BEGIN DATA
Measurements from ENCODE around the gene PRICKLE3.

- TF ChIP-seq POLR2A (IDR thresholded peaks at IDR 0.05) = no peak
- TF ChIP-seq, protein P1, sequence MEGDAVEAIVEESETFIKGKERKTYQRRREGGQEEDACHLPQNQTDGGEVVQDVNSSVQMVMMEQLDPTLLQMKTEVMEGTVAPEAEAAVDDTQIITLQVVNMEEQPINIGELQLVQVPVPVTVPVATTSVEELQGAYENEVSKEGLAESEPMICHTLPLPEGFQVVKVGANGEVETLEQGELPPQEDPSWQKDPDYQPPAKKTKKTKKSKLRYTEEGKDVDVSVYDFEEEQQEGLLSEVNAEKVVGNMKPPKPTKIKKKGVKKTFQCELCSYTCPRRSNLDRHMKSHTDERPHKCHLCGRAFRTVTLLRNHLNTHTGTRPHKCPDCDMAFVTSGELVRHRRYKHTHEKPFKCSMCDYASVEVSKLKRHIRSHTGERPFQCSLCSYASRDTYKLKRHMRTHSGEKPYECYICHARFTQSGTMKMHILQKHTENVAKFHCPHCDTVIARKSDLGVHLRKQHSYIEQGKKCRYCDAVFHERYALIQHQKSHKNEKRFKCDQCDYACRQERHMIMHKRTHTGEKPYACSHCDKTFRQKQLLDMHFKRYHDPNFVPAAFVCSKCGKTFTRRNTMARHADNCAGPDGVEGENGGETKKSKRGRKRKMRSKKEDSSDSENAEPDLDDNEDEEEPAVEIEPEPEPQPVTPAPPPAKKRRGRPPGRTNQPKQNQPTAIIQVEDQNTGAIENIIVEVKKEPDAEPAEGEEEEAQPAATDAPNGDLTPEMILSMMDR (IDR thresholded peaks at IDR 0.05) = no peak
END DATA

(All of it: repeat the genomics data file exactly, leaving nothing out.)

Measurements from ENCODE around the gene PRICKLE3.

- TF ChIP-seq POLR2A (IDR thresholded peaks at IDR 0.05) = no peak
- TF ChIP-seq, protein P1, sequence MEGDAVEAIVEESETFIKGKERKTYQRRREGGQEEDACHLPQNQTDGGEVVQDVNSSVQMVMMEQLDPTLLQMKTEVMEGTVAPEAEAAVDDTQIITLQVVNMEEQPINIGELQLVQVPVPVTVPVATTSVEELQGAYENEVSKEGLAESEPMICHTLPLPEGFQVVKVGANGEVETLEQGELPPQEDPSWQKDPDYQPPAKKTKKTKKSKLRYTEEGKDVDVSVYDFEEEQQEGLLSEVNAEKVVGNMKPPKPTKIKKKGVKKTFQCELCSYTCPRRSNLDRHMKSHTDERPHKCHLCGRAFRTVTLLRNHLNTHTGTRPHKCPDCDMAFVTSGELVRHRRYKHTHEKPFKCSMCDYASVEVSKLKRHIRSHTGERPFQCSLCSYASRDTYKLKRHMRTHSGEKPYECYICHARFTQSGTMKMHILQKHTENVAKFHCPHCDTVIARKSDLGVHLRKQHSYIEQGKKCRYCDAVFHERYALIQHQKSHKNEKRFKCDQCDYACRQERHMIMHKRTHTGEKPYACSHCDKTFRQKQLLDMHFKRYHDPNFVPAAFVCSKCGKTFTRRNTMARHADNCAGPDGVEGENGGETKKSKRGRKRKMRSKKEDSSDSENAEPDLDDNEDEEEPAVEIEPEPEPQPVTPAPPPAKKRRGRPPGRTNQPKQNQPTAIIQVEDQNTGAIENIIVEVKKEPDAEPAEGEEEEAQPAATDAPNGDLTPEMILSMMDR (IDR thresholded peaks at IDR 0.05) = no peak